American sea Captain Richard Phillips was safely rescued Sunday from four Somali pirates, who had been holding him for days in a lifeboat off the coast of Africa, a U.S. intelligence official said.
Three of the pirates were killed and one was in custody after what appeared to be a swift firefight off the Somali coast, the official said.
Initial reports indicate Phillips jumped overboard for a second time and the military was able to take advantage of the situation.
Phillips, 53, of Underhill, Vt., was transported to the USS Bainbridge nearby. He is resting comfortably after a checkup, the Navy said.
“Andrea and Richard have spoken and you can imagine their joy and what a happy moment it was for them,” family spokeswoman Alison McColl said outside the Phillips’ house.
McColl said Andrea wanted to thank the world for their prayer and wishes for her husband’s safe return.
Asked whether the pirate arrested will now be brought to the U.S. for prosecution, the Department of Justice told FOX News, they will be “reviewing the evidence and other issues to determine whether to seek prosecution in the United States.”
Maersk Line Limited President and CEO John Reinhart said in a news release that the U.S. government informed the company around 1:30 p.m. Sunday that Phillips had been rescued. He was to hold a media briefing later Sunday.
Reinhart said the company called Phillips’ wife, Andrea, to tell her the news. He said the crew of the Maersk Alabama was “jubilant” when they received word that Phillips was safe.
They placed an American flag over the rail of the top of the Maersk Alabama and whistled and pumped their fists in the air. Crew fired a bright red flare into the sky from the ship.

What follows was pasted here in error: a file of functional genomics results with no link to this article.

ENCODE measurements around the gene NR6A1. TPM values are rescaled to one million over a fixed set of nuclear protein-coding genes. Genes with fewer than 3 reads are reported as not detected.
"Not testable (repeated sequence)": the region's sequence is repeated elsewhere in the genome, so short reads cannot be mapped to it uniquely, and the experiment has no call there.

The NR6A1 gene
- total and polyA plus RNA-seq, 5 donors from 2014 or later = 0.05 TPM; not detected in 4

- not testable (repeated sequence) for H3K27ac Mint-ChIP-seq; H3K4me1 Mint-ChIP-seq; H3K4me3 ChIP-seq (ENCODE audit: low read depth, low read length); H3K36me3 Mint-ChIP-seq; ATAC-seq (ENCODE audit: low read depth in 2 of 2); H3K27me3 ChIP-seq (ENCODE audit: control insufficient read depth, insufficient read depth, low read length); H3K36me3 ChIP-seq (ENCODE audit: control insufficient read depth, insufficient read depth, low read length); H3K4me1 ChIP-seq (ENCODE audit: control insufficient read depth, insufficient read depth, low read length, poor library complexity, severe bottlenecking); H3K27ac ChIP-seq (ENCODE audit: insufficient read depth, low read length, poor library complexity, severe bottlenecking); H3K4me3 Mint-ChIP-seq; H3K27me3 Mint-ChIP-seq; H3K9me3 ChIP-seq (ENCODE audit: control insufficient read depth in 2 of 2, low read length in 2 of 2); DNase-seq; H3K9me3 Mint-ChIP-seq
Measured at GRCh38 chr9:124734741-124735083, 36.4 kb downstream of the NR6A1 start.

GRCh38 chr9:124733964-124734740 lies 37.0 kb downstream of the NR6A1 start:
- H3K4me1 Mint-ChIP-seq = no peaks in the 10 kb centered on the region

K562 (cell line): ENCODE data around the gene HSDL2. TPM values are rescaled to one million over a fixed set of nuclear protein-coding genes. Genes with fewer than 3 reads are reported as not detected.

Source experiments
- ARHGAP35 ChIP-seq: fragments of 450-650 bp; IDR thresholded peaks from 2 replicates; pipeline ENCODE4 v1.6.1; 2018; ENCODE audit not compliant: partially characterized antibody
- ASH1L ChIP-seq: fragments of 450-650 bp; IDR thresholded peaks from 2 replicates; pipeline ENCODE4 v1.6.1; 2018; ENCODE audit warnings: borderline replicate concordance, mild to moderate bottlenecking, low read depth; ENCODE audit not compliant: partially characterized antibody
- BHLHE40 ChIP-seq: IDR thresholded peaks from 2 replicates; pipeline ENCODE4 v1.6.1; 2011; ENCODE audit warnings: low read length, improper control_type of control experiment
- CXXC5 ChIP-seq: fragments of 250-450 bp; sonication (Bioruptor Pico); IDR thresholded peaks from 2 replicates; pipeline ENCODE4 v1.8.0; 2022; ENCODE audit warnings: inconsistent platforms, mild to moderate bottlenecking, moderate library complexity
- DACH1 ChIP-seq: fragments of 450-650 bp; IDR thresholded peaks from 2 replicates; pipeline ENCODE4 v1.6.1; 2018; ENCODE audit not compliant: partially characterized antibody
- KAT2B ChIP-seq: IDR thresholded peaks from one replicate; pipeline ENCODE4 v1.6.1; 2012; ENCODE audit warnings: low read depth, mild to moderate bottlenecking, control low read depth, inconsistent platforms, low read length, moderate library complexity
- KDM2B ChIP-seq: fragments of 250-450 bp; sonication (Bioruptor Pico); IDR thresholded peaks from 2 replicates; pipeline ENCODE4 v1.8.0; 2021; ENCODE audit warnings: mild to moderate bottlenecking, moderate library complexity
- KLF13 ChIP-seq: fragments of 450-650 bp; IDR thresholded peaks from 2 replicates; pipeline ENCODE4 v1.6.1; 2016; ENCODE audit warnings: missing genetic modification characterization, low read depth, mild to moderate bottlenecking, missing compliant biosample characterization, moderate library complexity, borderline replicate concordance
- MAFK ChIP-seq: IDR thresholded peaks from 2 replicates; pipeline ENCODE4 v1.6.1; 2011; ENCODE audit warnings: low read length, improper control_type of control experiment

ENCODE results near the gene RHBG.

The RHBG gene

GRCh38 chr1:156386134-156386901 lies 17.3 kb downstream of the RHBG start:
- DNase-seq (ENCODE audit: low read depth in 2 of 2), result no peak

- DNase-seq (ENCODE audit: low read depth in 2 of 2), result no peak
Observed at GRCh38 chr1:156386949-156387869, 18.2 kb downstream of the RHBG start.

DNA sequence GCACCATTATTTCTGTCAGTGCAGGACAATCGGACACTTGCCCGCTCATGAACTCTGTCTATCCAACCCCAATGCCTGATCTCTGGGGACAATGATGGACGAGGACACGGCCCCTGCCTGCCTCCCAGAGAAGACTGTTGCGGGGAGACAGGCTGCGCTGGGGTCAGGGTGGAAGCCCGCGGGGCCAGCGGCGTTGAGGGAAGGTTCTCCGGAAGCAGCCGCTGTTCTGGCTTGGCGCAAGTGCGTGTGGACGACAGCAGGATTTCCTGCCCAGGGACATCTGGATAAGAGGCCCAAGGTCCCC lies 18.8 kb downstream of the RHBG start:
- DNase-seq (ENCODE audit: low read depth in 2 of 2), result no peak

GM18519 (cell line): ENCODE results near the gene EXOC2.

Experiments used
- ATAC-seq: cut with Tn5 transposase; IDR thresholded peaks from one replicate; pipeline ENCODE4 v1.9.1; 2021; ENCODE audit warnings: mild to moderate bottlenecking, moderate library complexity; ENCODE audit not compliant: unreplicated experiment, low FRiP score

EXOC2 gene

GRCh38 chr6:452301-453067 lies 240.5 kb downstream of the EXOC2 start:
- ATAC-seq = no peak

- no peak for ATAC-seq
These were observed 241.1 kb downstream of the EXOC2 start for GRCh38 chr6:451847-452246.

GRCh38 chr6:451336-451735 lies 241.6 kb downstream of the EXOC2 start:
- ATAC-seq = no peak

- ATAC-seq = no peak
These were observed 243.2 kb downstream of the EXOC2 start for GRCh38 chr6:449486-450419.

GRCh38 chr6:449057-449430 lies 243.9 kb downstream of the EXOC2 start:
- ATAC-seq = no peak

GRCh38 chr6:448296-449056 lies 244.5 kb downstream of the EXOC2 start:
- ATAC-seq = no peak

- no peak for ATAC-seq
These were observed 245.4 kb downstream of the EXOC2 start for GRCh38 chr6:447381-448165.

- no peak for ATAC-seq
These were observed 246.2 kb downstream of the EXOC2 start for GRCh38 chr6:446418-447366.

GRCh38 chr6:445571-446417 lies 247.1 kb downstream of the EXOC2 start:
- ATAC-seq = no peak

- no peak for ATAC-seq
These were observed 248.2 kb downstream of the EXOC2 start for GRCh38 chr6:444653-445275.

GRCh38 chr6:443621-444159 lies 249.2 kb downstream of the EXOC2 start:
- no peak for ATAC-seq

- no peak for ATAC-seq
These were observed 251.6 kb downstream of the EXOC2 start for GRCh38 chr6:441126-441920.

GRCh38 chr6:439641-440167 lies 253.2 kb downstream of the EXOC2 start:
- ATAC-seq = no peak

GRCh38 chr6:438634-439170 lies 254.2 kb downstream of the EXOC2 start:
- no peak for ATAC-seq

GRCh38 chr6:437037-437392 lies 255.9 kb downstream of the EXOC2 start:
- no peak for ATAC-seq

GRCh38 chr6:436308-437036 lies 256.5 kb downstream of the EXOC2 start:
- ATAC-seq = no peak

The rest of the crew and the ship had made it safely to a port in Kenya.
Rear Admiral Richard Gurnon, president of the Massachusetts Maritime Academy, where Phillips graduated from, said there was no doubt in his mind Phillips would be released.
“He was the good sheppard — he exchanged his life for the life of his crew,” Gurnon said. “We are truly thankful that it has turned out this way. This is exactly the way we wanted it to end.”
A government official and others in Somali with knowledge of the situation had reported hours earlier that negotiations for Phillips’ release had broken down.
Talks began Thursday with the captain of the USS Bainbridge talking to the pirates under instruction from FBI hostage negotiators on board the U.S. destroyer.
U.S. warships and helicopters stalked the lifeboat holding Phillips and his four Somali captors Sunday, while his crew briefed FBI agents about how they fought off the pirates who boarded their ship, the Maersk Alabama.
The Associated Press contributed to this report.